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Cover of 30 March 2013 issue of Kerrang! Featuring (from left to right) M. Shadows, Vic Fuentes, Mark Hoppus, Oliver Sykes, and Billie Joe Armstrong
EditorSam Coare
PublisherWasted Talent Ltd
Total circulation
(June-Dec 2015)
FounderAlan Lewis
First issue6 June 1981 (1981-06-06)
CountryUnited Kingdom
Based inLondon

Kerrang! is a UK-based magazine devoted to rock music, currently published by Wasted Talent[2] (the same company that owns electronic music publication Mixmag). It was first published on 6 June 1981 as a one-off supplement in the Sounds newspaper. Named after the onomatopoeic word that derives from the sound made when playing a power chord on a distorted electric guitar, Kerrang! was initially devoted to the new wave of British heavy metal and the rise of hard rock acts.[3] In the early 2000s it became the best-selling British music weekly.[4]


Kerrang! was founded in 1981.[5] The magazine commenced publication on 6 June 1981 and was edited by Geoff Barton, initially as a one-time supplement in the Sounds newspaper, which focused on the new wave of British heavy metal phenomenon and on the rise of other hard rock acts.[6] Angus Young of AC/DC appeared on Kerrang!'s first cover. Launched as a monthly magazine, Kerrang! began to appear on a fortnightly basis later, and in 1987 it went weekly. The original owner was United Newspapers who then sold it to EMAP in 1991.

During the 1980s and early 1990s the magazine placed many thrash and glam metal acts on the cover (like Mötley Crüe, Slayer, Bon Jovi, Metallica, Poison, and Venom) but later discarded them when grunge acts such as Nirvana rose to fame. Readers often criticise the magazine for repeating this process every time a new musical trend becomes popular.

The term "thrash metal" was first referred to in the music press by Kerrang! journalist Malcolm Dome while making a reference to the Anthrax song "Metal Thrashing Mad" in issue number 62, page 8 published on 23 February 1984. Prior to this Metallica's James Hetfield referred to their sound as power metal.[7]

Kerrang!'s popularity rose again with the hiring of editor Paul Rees circa 2000 when the nu metal genre, featuring bands including Limp Bizkit and Slipknot were becoming more popular.[8] Rees went on to edit Q magazine and former Kerrang! reviews editor Ashley Bird[9] was appointed editor from 2003 to 2005. Following his departure, Paul Brannigan took over as editor in May 2005.[10]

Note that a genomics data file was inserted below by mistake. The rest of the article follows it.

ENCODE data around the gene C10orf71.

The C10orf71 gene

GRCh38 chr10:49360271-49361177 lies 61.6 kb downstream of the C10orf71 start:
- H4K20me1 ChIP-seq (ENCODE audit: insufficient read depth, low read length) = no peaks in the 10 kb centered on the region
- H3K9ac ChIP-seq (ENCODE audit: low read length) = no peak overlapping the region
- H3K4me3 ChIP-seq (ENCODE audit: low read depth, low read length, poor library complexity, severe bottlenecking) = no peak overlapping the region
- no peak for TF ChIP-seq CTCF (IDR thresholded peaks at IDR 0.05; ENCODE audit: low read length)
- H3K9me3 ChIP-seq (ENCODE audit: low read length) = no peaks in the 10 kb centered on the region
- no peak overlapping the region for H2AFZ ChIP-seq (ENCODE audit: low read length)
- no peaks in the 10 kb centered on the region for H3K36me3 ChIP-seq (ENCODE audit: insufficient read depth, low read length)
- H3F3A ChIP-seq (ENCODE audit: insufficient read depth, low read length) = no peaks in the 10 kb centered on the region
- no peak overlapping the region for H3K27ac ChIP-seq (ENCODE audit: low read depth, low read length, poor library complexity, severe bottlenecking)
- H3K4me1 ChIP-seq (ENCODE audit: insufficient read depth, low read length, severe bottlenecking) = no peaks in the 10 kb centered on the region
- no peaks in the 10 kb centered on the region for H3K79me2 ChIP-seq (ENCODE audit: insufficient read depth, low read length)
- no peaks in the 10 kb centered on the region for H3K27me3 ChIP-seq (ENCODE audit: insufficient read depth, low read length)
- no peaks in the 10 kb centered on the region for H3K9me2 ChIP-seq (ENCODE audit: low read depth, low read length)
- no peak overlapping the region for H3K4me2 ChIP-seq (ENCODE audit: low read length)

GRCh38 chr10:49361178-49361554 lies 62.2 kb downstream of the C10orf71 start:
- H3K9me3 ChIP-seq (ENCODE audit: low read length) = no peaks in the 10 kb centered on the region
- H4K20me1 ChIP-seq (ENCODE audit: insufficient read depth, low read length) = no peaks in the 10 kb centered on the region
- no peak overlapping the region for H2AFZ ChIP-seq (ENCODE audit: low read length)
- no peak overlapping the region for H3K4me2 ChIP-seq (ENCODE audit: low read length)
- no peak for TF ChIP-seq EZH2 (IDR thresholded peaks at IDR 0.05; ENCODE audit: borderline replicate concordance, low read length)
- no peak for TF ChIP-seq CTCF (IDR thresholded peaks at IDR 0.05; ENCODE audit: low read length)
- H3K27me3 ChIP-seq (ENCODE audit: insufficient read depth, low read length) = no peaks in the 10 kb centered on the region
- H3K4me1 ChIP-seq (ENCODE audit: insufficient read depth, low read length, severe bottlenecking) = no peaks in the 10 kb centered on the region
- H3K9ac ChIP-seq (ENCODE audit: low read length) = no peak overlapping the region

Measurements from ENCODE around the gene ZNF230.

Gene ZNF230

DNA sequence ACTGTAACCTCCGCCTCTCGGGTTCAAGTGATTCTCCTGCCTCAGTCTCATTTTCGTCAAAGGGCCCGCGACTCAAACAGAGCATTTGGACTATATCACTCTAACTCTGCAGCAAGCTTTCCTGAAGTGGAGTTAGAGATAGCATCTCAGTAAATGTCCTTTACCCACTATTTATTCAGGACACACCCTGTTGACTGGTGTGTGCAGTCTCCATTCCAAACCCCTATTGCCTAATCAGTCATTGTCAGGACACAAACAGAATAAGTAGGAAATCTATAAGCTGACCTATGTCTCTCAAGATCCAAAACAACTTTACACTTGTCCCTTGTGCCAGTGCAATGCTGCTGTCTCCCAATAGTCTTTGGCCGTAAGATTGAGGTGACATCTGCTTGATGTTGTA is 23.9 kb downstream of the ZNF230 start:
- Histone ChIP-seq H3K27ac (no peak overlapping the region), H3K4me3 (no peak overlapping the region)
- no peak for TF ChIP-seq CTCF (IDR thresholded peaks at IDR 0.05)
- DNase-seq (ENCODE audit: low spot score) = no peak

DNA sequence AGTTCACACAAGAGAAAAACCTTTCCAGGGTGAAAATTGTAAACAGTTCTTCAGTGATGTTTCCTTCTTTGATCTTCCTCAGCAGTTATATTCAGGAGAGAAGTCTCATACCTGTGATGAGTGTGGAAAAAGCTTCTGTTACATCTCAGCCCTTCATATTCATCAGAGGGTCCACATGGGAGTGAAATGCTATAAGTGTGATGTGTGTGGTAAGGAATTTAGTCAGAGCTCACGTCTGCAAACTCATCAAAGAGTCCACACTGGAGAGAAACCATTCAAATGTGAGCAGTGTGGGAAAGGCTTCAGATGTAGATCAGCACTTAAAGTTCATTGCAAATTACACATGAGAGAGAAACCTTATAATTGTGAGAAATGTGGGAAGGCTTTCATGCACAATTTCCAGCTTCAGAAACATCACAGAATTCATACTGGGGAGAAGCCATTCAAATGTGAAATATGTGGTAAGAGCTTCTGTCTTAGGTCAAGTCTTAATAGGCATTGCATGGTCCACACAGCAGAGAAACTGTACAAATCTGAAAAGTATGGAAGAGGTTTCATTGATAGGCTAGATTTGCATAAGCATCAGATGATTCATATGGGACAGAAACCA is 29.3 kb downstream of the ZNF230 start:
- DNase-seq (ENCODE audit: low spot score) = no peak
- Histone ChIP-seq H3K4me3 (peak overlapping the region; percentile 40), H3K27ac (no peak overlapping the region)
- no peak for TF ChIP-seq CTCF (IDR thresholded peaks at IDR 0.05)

With the emergence of emo and metalcore, Kerrang! began to heavily feature this musical trend. The revamp was not welcomed by all readers and many complaints were received about Kerrang!'s sudden emphasis on emo and metalcore music. However, following this change, Brannigan took the magazine into its most commercially successful period with a record ever ABC for the title of 80,186 copies.[11]

In 2008, EMAP sold its consumer magazines to current owner Bauer Media Group. Brannigan left Kerrang! in 2009 and Nichola Browne was appointed editor.[12] She later stepped down in April 2011. Former NME features editor and GamesMaster deputy editor James McMahon was appointed as editor on 6 June 2011.[13]

In April 2017, Bauer sold Kerrang! magazine, its website, and the K! Awards to Mixmag Media, publisher of dance monthly Mixmag, along with assets related to defunct style magazine The Face, which Mixmag plans to relaunch as a digital-first title. It is suggested that the new owners will relaunch Kerrang! as a monthly title. Bauer will retain ownership of Kerrang! Radio and the Box Plus Network will continue to operate Kerrang! TV as before.[14]

U.S. launch

In March of 2018, following a magazine redesign, Kerrang! announced it would be expanding to the United States, with an office in New York run by Ethan Fixell. The goal would be to generate US-centric content, events, and brand partnerships.[15]

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italiano: Kerrang!
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日本語: ケラング!
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